Proposition S - Medical Marijuana

Voter Guide
November 1, 2002
This measure appeared on the November 2002 San Francisco ballot.

 

What it does

This measure states the following, in its entirety:

"In light of the recent federal Drug Enforcement Agency crackdown on local medical cannabis clubs, shall the Board of Supervisors, in conjunction with the Mayor's Office, City Attorney, District Attorney and Department of Public Health, explore the possibility of establishing a program whereby the City would grow medical cannabis and distribute it to patients attempting to exercise their rights under Proposition 215, California's Compassionate Use Act of 1996?"

Why it is on the ballot

The federal Drug Enforcement Agency (DEA) has been threatening medical cannabis clubs and activists, forcing marijuana clubs across the state to shut their doors and patients in need to fend for themselves on the streets.

California voters passed Proposition 215 in 1996, a policy statement intended to legalize the use of marijuana for medical purposes. The intent of Prop 215 was to make it legal to possess small amounts of marijuana with a doctor's permission. However, the state legislature never passed legislation necessary to implement the one-paragraph Prop 215 policy statement. In any case, it would still be illegal to grow, sell, or transport it. As a result, there is an unstable situation in which law enforcement is supposed to "look the other way" on drug violations that are necessary for people to obtain medical marijuana.

An even bigger problem, however, is that the federal government is not going along with legalization of pot for medical purposes. Prop 215 set up a jurisdictional conflict between federal preemption and state rights, in which the voters of California attempted to strike out on their own.

Pros

Those who support Proposition S state that:

  • Medical cannabis is important medicine for the lives of many of our most ill citizens, and their access to it should not be impeded by the federal government.
  • This matter is a local one, and the federal government should respect the will of the State's voters, who declared in 1996 that the medical use of cannabis was appropriate.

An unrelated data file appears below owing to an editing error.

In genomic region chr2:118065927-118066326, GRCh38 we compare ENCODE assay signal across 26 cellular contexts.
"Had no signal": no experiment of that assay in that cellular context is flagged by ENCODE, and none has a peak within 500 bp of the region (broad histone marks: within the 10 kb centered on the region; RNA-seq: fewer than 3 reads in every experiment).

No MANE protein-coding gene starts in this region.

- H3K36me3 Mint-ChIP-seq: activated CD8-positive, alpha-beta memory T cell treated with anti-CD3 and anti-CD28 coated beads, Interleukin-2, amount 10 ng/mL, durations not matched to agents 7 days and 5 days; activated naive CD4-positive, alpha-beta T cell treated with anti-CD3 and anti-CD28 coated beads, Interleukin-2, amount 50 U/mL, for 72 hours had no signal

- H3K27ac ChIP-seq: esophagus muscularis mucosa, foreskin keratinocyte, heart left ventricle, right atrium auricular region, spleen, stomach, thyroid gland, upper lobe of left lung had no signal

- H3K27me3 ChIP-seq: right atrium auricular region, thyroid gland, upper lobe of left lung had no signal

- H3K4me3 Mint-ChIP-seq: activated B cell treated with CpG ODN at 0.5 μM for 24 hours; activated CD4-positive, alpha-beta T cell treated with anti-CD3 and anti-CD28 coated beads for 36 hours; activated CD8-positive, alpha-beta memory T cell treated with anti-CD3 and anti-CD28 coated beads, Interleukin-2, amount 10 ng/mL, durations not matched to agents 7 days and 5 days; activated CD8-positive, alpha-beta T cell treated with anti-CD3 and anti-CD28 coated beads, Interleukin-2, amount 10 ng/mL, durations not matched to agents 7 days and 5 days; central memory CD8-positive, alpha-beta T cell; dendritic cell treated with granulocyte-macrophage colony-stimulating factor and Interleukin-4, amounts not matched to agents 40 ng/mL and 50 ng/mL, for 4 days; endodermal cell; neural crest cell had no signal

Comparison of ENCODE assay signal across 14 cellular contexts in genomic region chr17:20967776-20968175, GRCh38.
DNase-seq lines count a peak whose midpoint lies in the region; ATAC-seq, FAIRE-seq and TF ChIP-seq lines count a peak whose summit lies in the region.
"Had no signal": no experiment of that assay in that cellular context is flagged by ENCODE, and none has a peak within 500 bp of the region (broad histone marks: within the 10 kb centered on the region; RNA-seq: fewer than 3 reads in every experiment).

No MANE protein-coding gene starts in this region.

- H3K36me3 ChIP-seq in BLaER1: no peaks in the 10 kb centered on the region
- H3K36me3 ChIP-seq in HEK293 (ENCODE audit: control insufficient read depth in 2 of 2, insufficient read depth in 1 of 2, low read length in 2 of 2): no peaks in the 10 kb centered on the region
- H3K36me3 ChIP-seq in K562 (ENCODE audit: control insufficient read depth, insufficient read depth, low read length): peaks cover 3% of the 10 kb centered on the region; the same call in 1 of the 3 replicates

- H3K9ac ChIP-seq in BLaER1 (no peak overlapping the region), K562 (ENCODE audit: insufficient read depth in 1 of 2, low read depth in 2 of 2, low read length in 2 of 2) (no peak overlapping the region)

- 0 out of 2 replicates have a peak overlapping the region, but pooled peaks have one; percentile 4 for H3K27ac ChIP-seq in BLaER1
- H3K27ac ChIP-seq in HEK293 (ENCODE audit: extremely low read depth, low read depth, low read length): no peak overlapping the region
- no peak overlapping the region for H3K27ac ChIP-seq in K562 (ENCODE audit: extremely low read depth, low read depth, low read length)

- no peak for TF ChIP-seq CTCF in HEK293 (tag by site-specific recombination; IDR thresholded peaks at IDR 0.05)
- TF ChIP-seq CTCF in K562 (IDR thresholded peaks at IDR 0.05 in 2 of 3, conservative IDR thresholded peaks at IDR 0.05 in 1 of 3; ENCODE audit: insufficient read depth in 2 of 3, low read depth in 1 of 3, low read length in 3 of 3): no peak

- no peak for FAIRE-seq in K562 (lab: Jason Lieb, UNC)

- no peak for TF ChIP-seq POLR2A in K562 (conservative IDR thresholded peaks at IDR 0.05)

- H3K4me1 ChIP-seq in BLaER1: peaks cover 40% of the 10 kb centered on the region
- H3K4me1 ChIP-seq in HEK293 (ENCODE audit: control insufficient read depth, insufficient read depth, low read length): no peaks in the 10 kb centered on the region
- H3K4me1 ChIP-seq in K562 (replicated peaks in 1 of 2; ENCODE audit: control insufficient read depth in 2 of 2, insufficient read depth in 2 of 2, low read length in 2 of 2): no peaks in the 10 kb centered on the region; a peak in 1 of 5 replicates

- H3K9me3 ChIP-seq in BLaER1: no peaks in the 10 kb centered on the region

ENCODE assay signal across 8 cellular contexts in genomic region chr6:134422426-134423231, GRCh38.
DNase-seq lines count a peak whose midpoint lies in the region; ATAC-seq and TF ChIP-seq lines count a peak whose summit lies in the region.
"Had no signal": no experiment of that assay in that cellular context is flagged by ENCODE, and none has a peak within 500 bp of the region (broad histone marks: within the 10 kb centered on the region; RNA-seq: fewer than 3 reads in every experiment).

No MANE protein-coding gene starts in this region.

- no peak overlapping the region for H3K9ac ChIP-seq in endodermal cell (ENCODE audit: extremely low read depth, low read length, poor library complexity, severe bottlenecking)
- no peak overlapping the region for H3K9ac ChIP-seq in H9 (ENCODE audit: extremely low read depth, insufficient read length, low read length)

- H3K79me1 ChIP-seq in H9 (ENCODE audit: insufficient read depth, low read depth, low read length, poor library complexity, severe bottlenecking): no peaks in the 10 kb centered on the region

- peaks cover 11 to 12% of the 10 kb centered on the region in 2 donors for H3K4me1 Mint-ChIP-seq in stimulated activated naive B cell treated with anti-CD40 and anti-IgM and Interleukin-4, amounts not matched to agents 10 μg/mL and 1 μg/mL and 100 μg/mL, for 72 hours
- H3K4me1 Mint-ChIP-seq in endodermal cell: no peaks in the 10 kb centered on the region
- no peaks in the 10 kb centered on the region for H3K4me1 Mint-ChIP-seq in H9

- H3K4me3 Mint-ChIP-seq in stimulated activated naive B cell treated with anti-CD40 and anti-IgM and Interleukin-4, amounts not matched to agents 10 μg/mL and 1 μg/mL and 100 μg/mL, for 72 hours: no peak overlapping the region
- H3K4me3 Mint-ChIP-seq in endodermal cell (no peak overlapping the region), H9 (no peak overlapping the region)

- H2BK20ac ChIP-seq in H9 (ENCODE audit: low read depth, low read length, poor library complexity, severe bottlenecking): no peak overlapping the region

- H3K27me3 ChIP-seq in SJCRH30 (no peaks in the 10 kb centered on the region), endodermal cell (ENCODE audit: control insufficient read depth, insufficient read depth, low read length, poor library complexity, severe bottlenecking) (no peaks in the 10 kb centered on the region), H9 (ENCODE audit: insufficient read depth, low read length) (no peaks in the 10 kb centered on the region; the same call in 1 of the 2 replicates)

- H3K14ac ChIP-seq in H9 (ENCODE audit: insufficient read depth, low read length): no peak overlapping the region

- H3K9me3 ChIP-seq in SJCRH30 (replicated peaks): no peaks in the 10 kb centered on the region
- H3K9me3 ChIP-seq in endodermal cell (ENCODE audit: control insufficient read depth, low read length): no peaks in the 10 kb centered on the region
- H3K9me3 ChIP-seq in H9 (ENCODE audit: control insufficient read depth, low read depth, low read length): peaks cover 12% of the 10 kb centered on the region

Cons

Those who oppose Proposition S state that:

  • The Board of Supervisors should not take actions that are directly against federal law, but rather should address the matter through their Congressional representatives.
  • This is the wrong time to bring this issue to the voters. First the City should study the options and make them available to the public. And then, if necessary, there should be a vote of the people, once we know what we are voting for and can evaluate the costs and benefits.

SPUR analysis

The measure, written only as a policy question put to the voters, would not establish any programs or commit the City or Board of Supervisors to any action. Any such program would require further action by the Board, either through direct action, or through development and submission of a more detailed and substantive measure to the voters in the future. The legal risks of a local government taking actions ( i.e. , growing and distributing medical cannabis) that violate federal law have would be researched fully before any City-run medical cannabis growing and distribution program is established.

The measure is advisory only. But if it passes by a significant margin, the hope is it will send several political messages. First, it is hoped that it will create pressure in Sacramento to pass legislation implementing Prop 215. Second, it is hoped that it would create political pressure on the federal government to leave the medical marijuana clubs alone. Third , it is intended to provide political cover to national representatives in the House and Senate to try to change federal drug policy. And fourth , it is intended to encourage local policy makers to go ahead and take the steps necessary to make it easier for people to obtain marijuana for medical purposes.

Although it's easy to treat medical marijuana as a joke, it is a real public policy issue, and one which the voters of California have clearly spoken on already. The federal government is currently intent on pursuing its "drug war" even against medical cann abi s clubs. This measure may not be strong enough to cause a change in federal policy, but it is certainly a well intended step.

SPUR recommends a "Yes" vote on Proposition S.